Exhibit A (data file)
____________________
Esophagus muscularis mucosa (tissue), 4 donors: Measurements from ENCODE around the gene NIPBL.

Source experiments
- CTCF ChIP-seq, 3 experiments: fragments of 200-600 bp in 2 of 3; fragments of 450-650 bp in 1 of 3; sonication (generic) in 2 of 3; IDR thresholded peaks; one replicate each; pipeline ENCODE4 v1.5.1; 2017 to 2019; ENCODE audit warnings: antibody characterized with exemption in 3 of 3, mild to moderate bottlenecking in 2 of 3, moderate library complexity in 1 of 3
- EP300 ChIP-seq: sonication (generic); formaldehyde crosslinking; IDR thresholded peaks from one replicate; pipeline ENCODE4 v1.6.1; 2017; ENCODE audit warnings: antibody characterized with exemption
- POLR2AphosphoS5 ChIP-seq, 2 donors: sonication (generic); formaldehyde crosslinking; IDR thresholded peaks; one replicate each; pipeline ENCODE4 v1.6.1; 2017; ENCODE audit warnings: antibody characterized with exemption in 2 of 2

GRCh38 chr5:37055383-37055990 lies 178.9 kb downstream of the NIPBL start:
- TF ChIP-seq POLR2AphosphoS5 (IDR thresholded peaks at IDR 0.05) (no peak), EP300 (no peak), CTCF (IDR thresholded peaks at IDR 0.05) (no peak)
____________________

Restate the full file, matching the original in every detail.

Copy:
Esophagus muscularis mucosa (tissue), 4 donors: Measurements from ENCODE around the gene NIPBL.

Source experiments
- CTCF ChIP-seq, 3 experiments: fragments of 200-600 bp in 2 of 3; fragments of 450-650 bp in 1 of 3; sonication (generic) in 2 of 3; IDR thresholded peaks; one replicate each; pipeline ENCODE4 v1.5.1; 2017 to 2019; ENCODE audit warnings: antibody characterized with exemption in 3 of 3, mild to moderate bottlenecking in 2 of 3, moderate library complexity in 1 of 3
- EP300 ChIP-seq: sonication (generic); formaldehyde crosslinking; IDR thresholded peaks from one replicate; pipeline ENCODE4 v1.6.1; 2017; ENCODE audit warnings: antibody characterized with exemption
- POLR2AphosphoS5 ChIP-seq, 2 donors: sonication (generic); formaldehyde crosslinking; IDR thresholded peaks; one replicate each; pipeline ENCODE4 v1.6.1; 2017; ENCODE audit warnings: antibody characterized with exemption in 2 of 2

GRCh38 chr5:37055383-37055990 lies 178.9 kb downstream of the NIPBL start:
- TF ChIP-seq POLR2AphosphoS5 (IDR thresholded peaks at IDR 0.05) (no peak), EP300 (no peak), CTCF (IDR thresholded peaks at IDR 0.05) (no peak)